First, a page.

Lenders to Air India have expressed concern over the government’s plan to transfer the national carrier’s working capital debt to a separate subsidiary to make the state-owned airline attractive to buyers. Lenders worry that a move to sell aviation assets, including planes, before clearing the debt could make their exposure vulnerable.
The government proposes to transfer Air India’s working capital loans, short-term loans, and non-aviation assets to a separate company, readying the airline for prospective buyers, according to government officials.
At the end of FY2016-17, Air India’s debt stood at Rs 48,876 crore. Of that, a significant portion (Rs 31,517 crore) is on account of working capital, while the rest would be aircraft loans. The lenders’ forum, civil aviation ministry, and the Department of Investment and Public Asset Management (Dipam) have had a series of discussions on the matter.
“We have expressed our concern to the government. We want a guarantee from the government over the working capital part of the loan,” said an executive of a bank which gave loans to Air India. The lenders’ forum consists of 25 banks, including state-owned and private banks. The loans were extended to the ailing carrier, backed by a sovereign guarantee.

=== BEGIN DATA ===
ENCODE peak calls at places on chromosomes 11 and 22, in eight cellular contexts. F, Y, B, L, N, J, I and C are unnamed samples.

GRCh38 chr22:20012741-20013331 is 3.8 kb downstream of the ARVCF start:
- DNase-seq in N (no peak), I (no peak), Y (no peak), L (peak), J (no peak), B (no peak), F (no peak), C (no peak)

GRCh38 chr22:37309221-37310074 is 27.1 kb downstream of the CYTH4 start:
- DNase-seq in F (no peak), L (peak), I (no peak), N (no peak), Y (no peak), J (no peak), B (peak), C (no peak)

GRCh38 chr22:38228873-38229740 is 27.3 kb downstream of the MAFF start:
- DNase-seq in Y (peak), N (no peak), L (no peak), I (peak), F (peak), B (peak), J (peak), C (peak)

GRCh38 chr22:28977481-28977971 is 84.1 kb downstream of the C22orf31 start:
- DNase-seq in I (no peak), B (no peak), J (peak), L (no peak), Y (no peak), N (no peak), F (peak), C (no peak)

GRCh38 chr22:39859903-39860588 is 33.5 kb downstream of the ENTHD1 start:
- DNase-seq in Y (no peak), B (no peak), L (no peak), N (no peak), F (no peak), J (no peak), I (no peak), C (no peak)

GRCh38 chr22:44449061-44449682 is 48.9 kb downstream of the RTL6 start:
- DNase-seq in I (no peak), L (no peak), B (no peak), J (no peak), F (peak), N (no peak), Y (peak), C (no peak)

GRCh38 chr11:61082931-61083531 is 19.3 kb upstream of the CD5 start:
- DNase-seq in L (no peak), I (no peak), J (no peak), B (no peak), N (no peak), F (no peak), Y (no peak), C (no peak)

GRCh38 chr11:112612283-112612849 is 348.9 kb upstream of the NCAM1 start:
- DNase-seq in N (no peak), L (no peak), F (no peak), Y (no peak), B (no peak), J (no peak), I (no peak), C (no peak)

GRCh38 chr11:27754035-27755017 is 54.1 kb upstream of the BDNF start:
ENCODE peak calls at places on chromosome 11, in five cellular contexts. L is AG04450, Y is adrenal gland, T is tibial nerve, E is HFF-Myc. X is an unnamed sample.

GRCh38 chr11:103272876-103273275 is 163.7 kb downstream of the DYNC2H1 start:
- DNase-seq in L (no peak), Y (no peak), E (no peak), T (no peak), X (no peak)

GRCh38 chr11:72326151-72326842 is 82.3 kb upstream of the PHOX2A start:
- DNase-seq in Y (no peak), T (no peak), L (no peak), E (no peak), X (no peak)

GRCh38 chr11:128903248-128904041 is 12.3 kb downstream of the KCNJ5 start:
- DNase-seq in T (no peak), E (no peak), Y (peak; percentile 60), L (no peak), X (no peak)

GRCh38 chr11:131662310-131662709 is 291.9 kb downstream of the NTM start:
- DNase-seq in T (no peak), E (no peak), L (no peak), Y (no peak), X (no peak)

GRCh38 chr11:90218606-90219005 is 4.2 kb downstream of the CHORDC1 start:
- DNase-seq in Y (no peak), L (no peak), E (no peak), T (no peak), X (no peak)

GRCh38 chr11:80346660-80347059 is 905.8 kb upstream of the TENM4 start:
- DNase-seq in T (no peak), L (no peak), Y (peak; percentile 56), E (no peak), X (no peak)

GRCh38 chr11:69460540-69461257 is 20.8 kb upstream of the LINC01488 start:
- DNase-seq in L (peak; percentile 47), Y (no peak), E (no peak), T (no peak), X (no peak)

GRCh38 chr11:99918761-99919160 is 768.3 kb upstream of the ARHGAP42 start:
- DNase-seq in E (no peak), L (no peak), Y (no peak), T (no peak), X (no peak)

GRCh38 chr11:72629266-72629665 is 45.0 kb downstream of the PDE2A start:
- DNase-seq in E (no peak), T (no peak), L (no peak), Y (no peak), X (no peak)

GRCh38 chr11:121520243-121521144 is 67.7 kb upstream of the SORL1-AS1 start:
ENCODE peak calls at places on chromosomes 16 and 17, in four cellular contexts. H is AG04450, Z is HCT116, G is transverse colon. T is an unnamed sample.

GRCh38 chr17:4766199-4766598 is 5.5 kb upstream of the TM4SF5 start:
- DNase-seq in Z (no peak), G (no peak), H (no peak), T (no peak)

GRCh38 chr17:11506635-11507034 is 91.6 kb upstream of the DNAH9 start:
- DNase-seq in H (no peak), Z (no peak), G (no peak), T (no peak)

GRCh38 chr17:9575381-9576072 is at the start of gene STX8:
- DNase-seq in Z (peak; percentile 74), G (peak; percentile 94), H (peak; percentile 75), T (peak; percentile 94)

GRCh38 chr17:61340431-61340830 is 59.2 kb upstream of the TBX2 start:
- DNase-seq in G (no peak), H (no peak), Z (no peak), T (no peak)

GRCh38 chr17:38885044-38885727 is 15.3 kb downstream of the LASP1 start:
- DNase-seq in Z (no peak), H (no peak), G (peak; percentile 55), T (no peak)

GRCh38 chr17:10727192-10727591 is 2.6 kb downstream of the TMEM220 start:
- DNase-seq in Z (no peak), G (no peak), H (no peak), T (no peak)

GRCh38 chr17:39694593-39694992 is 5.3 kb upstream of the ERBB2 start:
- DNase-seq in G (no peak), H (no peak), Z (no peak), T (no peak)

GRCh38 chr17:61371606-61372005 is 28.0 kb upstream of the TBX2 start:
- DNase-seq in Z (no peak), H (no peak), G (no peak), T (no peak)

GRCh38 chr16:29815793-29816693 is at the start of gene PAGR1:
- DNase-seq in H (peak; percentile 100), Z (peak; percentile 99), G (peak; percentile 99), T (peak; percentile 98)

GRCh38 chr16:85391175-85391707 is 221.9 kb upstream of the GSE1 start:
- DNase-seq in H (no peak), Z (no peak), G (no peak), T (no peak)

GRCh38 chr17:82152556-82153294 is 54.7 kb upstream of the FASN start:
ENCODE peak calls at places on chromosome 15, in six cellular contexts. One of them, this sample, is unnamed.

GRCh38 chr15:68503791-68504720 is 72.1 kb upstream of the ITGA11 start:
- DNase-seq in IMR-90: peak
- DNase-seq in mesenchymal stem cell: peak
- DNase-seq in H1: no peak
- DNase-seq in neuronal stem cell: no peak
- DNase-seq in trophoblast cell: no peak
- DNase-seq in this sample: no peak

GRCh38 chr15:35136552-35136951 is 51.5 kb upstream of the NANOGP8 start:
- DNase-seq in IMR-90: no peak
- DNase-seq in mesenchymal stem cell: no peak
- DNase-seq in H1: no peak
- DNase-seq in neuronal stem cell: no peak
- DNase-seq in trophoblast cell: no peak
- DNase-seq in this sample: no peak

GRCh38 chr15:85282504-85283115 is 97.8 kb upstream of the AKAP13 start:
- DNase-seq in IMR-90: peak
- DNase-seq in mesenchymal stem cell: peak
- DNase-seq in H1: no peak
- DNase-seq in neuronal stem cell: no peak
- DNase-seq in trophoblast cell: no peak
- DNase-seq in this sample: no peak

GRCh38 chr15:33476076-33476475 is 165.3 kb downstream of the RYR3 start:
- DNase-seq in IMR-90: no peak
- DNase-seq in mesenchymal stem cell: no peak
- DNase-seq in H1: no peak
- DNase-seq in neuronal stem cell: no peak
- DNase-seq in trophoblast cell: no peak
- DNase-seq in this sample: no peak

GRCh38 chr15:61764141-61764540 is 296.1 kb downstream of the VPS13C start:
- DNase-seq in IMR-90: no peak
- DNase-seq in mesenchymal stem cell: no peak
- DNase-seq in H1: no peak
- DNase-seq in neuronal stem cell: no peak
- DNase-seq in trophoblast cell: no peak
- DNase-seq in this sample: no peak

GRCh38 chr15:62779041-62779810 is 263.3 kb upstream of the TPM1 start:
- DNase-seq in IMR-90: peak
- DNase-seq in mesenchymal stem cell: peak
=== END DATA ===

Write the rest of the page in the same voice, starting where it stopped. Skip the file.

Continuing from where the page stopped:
According to a turnaround plan approved by the government in 2012, the lenders’ forum had agreed to restructure the debt which was then pegged at Rs 18,000 crore, apart from a fresh cash infusion of Rs 30,231 crore till FY2020-21.
Senior government officials however, argued this was the best possible way to go ahead with the sale of the company and that both the buyer and the government would gain from it. “We believe that the proceeds from Air India’s sale will be enough to pay off the banks. This is not a write off; the banks will definitely be paid back,” said the official, adding the proceeds from monetising real estate will also be used for payouts. “If the proceeds from sale are not enough to pay the banks, we will consider floating bonds to clear the debt,” the official said. Civil Aviation Secretary Rajiv Nayan Choubey refused to comment on the matter, while queries sent to Dipam did not elicit any response. A senior Air India official involved in the disinvestment process said internal calculations confirm that the debt-to-asset ratio is very low.
Debt-to-asset ratio defines the total amount of debt relative to assets. A lower value indicates less leverage and lower risk. “Air India’s assets, valued at current market price, are almost at around Rs 25,000 crore. This means most of the debt is sustainable if leveraged at true potential,” the official said.